There are innumerable small Buddhist sects of all kinds, in China, in Japan, in Burma, and each one follows its own methods; but the most widespread among them are those whose sole practice is to make the mind quiet.
They sit down for a few hours in the day and even at night and quiet their mind. This is for them the key to all realisation—a quiet mind that knows how to keep quiet for hours together without roving. You must not believe however that it is a very easy thing to do, but they have no other object. They do not concentrate upon any thought, they do not try to understand better, to know more, nothing of the kind; for them the only way is to have a quiet mind and sometimes they pass through years and years of effort before they arrive at this result—to silence the mind, to keep it absolutely silent and still; for, as it is said here in the Dhammapada, if the mind is unbalanced, then this constant movement of ideas following one another, sometimes without any order, ideas contradicting and opposing each other, ideas that speculate on things, all that jostles about in the head, makes holes in the roof, as it were. So through these holes all undesirable movements enter into the consciousness, as water enters into a house with a leaky roof.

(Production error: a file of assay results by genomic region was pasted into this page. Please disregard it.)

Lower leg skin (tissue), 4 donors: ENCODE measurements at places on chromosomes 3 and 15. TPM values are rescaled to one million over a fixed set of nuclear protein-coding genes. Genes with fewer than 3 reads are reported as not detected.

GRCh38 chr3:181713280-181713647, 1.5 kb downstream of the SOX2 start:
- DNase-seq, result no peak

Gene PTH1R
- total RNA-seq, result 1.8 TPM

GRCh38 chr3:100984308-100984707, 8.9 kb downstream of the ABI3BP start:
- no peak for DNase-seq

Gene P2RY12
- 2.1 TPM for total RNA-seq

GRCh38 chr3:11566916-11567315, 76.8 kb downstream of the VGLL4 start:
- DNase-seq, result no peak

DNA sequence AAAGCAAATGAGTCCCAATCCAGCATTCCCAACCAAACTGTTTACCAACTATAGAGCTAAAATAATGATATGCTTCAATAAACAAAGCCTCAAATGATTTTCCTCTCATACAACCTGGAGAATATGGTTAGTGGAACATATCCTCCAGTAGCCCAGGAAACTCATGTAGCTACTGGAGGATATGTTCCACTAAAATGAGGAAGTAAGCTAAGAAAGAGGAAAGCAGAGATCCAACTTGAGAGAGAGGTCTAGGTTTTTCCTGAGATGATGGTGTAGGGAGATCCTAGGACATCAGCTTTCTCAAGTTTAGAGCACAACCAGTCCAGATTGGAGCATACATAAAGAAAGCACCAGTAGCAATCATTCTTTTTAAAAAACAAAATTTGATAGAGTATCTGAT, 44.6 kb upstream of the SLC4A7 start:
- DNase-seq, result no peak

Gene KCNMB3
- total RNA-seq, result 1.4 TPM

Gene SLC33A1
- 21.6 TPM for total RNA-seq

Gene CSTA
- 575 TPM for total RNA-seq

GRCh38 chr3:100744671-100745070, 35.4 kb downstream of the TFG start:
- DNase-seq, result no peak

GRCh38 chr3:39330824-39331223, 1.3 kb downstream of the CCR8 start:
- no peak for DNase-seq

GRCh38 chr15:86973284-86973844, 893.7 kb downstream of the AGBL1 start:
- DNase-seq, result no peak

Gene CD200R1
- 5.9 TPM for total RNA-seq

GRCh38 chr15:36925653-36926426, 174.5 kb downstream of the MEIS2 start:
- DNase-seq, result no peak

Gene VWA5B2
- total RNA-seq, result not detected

However that may be, I believe it is a practice to be recommended to everyone: to keep a certain time every day for trying to make the mind quiet, even, still. And it is an undeniable fact that the more mentally developed one is, the quicker one succeeds; and the more the mind is in a rudimentary state, the more difficult it is.
Ref : Questions and Answers 1929-1931